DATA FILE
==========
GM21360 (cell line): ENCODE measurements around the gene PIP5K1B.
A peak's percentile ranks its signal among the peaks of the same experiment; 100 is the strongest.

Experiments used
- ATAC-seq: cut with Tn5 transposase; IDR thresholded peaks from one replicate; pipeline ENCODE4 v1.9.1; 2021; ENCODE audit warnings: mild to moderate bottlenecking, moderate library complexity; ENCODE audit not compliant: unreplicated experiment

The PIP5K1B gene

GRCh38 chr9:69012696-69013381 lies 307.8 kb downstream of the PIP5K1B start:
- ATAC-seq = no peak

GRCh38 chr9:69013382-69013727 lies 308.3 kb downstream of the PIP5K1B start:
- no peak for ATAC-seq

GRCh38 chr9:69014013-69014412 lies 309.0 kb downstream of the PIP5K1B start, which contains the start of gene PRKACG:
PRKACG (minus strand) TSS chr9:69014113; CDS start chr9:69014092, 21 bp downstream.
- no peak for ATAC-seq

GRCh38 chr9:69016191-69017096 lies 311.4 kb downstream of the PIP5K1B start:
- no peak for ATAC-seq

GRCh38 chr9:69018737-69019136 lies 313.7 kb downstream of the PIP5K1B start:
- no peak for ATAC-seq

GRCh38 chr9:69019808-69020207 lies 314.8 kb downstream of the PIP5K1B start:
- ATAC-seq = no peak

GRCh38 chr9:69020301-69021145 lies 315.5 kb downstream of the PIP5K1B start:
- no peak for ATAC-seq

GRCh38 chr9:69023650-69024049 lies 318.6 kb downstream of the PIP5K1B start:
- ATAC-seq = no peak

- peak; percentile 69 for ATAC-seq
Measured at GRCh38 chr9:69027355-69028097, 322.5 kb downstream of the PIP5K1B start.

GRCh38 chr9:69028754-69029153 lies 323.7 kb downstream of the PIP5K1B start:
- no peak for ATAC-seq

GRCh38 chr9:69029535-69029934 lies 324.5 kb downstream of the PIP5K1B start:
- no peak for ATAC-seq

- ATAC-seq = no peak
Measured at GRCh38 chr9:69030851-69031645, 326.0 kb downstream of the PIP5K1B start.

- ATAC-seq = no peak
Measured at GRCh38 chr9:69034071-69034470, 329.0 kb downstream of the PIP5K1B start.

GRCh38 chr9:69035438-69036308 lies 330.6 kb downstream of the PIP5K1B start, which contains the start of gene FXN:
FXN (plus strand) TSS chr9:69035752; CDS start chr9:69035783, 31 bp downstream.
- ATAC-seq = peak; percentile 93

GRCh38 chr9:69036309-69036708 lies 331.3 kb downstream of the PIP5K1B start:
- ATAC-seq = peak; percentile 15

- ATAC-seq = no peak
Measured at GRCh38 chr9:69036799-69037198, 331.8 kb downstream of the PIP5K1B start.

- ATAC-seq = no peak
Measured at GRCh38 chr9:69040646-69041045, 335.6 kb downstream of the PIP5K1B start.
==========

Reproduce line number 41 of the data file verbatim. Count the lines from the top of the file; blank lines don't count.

Measured at GRCh38 chr9:69040646-69041045, 335.6 kb downstream of the PIP5K1B start.